Life of Pi

It is always with a feeling of impending doom that I watch an adapted film where I have already read the book. It is very difficult for an adapted movie to satisfy a book lover.

In that sense, Ang Lee deserves credit for pulling it off. Instead of being an re-interpretation or reiteration of the book the film becomes the completion of the book. May be it also reflects on the personality of Ang Lee he doesn’t feel the need to forcefully change something to establish his authority over his work. The visuals and imagery of the film were what the book was lacking. My only gripe is that the spiritual discourse and Pi’s tryst with religions in the beginning was a little bit too much on the face. Because of that hammering, it is now difficult for the movie to transcend the author/ film maker dictated meanings and symbolism.

Regardless of nitpicking, Life of Pi is one of those poetic masterpieces that you know you are going to love even before the title credits are over. One of those stimulating reminders that cinema can enrich us rather than just provide some mind numbing cacophony.

Tinker, Tailor, Soldier, Spy: The book and the film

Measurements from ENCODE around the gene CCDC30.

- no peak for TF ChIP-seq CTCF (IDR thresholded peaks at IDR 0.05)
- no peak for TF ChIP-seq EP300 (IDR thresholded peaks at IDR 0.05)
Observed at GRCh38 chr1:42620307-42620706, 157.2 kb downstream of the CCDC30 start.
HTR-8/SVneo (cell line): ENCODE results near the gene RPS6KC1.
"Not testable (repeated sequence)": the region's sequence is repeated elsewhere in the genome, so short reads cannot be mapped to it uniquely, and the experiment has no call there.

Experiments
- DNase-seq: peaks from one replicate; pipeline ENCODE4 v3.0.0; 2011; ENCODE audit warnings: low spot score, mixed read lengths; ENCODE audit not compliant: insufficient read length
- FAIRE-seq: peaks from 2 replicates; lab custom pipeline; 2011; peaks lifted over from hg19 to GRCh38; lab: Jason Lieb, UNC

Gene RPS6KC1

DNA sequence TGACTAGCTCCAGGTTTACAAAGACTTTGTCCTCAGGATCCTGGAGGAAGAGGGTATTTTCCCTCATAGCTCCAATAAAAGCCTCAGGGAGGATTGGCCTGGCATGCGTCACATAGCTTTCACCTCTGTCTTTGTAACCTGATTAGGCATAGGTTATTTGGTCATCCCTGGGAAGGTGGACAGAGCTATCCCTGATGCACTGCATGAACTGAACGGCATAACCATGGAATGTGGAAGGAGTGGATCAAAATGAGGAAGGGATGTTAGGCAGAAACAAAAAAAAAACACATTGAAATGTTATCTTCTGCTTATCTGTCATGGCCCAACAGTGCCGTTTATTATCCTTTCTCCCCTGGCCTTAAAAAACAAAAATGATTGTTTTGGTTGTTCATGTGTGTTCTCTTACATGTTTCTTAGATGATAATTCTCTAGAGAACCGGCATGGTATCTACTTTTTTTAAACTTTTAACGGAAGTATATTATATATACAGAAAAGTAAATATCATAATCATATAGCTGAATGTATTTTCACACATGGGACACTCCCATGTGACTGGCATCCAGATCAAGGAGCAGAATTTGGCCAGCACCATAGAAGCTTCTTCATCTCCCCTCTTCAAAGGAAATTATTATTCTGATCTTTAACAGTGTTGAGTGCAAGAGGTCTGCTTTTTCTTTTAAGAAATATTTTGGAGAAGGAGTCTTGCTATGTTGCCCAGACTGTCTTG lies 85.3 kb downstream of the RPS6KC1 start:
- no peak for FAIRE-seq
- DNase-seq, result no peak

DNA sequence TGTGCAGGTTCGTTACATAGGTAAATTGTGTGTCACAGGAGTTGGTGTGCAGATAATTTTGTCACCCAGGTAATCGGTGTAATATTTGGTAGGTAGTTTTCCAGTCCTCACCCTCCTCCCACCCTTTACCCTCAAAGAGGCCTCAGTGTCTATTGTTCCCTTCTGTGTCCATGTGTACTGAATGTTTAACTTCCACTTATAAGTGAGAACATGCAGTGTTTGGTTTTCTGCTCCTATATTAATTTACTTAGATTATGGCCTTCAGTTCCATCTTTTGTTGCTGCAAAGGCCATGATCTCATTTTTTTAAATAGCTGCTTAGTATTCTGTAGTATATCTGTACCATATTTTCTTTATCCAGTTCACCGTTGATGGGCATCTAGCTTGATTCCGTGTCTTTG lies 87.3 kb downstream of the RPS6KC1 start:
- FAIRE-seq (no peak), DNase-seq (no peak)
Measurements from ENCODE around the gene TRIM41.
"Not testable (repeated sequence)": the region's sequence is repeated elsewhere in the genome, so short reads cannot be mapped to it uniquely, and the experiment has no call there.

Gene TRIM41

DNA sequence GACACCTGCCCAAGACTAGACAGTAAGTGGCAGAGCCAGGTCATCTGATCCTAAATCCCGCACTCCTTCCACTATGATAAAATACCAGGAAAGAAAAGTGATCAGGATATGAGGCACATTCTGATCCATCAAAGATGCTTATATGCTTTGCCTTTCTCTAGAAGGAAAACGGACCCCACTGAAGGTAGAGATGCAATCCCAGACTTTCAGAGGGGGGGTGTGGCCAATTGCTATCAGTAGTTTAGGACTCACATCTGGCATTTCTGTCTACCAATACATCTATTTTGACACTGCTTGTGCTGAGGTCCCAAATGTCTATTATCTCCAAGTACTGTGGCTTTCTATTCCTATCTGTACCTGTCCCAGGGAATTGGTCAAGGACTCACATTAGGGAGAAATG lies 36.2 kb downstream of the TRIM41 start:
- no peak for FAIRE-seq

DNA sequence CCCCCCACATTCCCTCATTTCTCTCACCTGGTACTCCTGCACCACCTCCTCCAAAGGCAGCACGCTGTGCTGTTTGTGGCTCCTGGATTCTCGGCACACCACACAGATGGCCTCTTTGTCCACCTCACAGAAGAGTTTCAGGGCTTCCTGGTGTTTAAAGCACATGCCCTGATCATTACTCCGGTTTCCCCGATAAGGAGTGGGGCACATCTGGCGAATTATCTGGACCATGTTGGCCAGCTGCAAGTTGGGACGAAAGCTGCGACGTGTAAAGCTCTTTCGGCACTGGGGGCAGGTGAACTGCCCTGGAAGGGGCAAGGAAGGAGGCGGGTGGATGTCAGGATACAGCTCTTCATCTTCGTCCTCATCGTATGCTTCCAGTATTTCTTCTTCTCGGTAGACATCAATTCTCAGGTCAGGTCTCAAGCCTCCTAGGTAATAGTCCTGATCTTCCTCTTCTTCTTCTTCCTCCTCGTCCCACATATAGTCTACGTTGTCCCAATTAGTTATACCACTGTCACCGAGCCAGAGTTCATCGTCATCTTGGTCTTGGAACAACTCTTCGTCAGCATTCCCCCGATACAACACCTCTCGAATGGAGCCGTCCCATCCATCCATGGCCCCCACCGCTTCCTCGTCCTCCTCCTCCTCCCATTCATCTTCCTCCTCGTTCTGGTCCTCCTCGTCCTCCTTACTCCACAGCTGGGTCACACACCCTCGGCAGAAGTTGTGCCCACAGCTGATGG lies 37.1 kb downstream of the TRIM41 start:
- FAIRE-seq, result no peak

Should you read the book or see the adapted film first? Well here is the problem. If you see the film first, there is not enough incentive to get into the trouble of spending 5-6 hours on a book where you know every beat, just with more beating around the bush. Unless the language of the writer absolutely captivates you. I can imagine seeing a film based on ‘Catcher on the rye’ or ‘Pedro Paramo’ and still enjoying the book afterwards. But with most plot oriented books, after watching the film it is going to be difficult to enjoy the book because there are so many details coming your way without the hook of ‘what happens next.’

And this time around, I tried it the other way. I read the book first. And what do I think? I think after reading the book, it is really tough not to be disappointed with the movie as you naturally build an allegiance with the book. So much of details, back story, nuances etc are lost on the chopping table.

Anyway, this was an interesting experience. It gave me an insight into how different the priorities of a novelist and a scriptwriter are. After I read the book, before I watched the film, I tried to make a note of all those aspects that I would pay attention to, if I am adapting this book.

 (Minor spoilers ahead)

-I thought I would take out the whole track of  Jim Prideaux working as the teacher (lot of pages are devoted to it in the novel) because it doesn’t add much to the actual story.

  • In the film even though it has not been completely taken out, it has been kept to a bare minimum.

-I thought I will resist the temptation to start the film in the middle of the action (which is the fashion nowadays). Continue reading